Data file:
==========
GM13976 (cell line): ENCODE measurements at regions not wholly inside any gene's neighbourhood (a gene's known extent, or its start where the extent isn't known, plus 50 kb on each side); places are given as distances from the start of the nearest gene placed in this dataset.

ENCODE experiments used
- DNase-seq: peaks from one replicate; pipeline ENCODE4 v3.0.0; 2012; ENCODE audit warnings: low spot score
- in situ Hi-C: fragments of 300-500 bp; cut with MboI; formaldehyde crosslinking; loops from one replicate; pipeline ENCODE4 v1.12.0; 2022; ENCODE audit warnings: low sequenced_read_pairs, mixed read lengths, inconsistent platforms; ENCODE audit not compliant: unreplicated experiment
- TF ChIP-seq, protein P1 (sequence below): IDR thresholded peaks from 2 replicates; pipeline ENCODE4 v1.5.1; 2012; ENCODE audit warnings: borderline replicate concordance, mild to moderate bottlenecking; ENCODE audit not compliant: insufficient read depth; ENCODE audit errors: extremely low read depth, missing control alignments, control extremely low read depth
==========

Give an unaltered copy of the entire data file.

GM13976 (cell line): ENCODE measurements at regions not wholly inside any gene's neighbourhood (a gene's known extent, or its start where the extent isn't known, plus 50 kb on each side); places are given as distances from the start of the nearest gene placed in this dataset.

ENCODE experiments used
- DNase-seq: peaks from one replicate; pipeline ENCODE4 v3.0.0; 2012; ENCODE audit warnings: low spot score
- in situ Hi-C: fragments of 300-500 bp; cut with MboI; formaldehyde crosslinking; loops from one replicate; pipeline ENCODE4 v1.12.0; 2022; ENCODE audit warnings: low sequenced_read_pairs, mixed read lengths, inconsistent platforms; ENCODE audit not compliant: unreplicated experiment
- TF ChIP-seq, protein P1 (sequence below): IDR thresholded peaks from 2 replicates; pipeline ENCODE4 v1.5.1; 2012; ENCODE audit warnings: borderline replicate concordance, mild to moderate bottlenecking; ENCODE audit not compliant: insufficient read depth; ENCODE audit errors: extremely low read depth, missing control alignments, control extremely low read depth